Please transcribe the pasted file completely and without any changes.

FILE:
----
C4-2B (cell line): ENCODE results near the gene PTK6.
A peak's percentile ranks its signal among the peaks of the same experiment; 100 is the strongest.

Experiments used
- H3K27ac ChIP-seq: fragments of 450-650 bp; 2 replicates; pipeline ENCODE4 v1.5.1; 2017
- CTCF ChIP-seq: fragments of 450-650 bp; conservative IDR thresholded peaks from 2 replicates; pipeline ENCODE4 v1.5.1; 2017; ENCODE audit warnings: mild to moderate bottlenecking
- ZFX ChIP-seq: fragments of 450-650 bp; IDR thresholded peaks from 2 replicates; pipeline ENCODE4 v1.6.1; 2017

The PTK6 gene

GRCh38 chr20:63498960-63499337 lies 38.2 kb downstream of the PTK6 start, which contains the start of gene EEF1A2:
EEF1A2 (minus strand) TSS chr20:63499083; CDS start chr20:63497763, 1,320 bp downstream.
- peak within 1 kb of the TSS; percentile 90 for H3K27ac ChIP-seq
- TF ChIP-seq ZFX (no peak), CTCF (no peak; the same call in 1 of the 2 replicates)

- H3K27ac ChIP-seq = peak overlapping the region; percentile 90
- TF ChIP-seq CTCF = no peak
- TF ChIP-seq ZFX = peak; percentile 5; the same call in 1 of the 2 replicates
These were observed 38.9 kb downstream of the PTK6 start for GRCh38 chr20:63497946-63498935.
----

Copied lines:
C4-2B (cell line): ENCODE results near the gene PTK6.
A peak's percentile ranks its signal among the peaks of the same experiment; 100 is the strongest.

Experiments used
- H3K27ac ChIP-seq: fragments of 450-650 bp; 2 replicates; pipeline ENCODE4 v1.5.1; 2017
- CTCF ChIP-seq: fragments of 450-650 bp; conservative IDR thresholded peaks from 2 replicates; pipeline ENCODE4 v1.5.1; 2017; ENCODE audit warnings: mild to moderate bottlenecking
- ZFX ChIP-seq: fragments of 450-650 bp; IDR thresholded peaks from 2 replicates; pipeline ENCODE4 v1.6.1; 2017

The PTK6 gene

GRCh38 chr20:63498960-63499337 lies 38.2 kb downstream of the PTK6 start, which contains the start of gene EEF1A2:
EEF1A2 (minus strand) TSS chr20:63499083; CDS start chr20:63497763, 1,320 bp downstream.
- peak within 1 kb of the TSS; percentile 90 for H3K27ac ChIP-seq
- TF ChIP-seq ZFX (no peak), CTCF (no peak; the same call in 1 of the 2 replicates)

- H3K27ac ChIP-seq = peak overlapping the region; percentile 90
- TF ChIP-seq CTCF = no peak
- TF ChIP-seq ZFX = peak; percentile 5; the same call in 1 of the 2 replicates
These were observed 38.9 kb downstream of the PTK6 start for GRCh38 chr20:63497946-63498935.